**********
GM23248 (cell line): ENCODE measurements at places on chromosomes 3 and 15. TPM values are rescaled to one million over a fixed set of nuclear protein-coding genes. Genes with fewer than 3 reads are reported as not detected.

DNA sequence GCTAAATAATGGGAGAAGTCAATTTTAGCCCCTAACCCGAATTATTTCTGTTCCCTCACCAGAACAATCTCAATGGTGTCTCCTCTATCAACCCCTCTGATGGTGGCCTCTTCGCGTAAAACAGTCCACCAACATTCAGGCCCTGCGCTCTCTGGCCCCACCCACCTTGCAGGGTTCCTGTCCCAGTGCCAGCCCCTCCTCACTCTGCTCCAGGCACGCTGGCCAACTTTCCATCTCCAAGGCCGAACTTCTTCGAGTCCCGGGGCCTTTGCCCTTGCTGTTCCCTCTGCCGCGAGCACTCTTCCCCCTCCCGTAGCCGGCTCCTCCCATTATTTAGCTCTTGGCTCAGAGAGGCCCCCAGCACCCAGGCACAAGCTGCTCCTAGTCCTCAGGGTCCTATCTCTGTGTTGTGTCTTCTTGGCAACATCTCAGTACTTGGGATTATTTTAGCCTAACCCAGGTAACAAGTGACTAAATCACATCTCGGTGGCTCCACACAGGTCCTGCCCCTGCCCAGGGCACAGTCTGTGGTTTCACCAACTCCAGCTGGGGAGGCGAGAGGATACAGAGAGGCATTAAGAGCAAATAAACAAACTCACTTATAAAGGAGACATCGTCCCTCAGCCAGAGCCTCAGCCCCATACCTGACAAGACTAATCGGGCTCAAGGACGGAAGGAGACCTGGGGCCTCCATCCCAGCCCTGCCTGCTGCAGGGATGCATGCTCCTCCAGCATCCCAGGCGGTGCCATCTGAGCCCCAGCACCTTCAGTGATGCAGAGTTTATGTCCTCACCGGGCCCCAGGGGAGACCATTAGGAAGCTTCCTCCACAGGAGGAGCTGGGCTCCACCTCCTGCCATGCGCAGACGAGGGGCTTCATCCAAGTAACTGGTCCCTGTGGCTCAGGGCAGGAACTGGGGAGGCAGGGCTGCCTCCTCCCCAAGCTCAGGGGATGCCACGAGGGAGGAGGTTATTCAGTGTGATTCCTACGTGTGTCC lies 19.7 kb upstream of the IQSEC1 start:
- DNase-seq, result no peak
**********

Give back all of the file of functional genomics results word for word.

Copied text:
GM23248 (cell line): ENCODE measurements at places on chromosomes 3 and 15. TPM values are rescaled to one million over a fixed set of nuclear protein-coding genes. Genes with fewer than 3 reads are reported as not detected.

DNA sequence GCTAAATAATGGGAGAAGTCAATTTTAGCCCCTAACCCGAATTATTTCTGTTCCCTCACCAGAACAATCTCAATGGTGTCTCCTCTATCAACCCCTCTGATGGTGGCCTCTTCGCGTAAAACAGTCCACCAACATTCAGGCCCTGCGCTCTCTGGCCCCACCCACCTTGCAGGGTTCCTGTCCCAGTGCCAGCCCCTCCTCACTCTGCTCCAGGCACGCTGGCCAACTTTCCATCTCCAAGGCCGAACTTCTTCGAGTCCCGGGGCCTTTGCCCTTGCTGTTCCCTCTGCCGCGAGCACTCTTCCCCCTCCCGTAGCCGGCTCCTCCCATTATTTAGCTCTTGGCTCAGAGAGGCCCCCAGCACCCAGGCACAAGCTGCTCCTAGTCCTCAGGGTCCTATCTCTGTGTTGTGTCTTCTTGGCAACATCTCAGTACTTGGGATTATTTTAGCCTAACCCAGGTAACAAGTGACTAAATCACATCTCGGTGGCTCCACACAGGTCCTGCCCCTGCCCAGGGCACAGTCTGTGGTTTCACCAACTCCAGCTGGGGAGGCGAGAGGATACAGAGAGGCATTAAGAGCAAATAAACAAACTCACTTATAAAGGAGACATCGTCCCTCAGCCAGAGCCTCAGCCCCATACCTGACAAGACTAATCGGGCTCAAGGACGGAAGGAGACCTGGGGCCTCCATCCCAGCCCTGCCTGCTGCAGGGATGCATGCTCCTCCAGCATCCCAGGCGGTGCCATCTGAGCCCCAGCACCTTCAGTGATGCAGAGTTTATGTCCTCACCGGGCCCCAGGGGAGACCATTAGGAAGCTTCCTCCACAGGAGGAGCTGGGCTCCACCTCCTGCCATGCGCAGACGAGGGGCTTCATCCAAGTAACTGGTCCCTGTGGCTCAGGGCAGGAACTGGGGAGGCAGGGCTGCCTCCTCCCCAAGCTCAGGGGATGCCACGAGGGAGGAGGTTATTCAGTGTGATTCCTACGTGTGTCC lies 19.7 kb upstream of the IQSEC1 start:
- DNase-seq, result no peak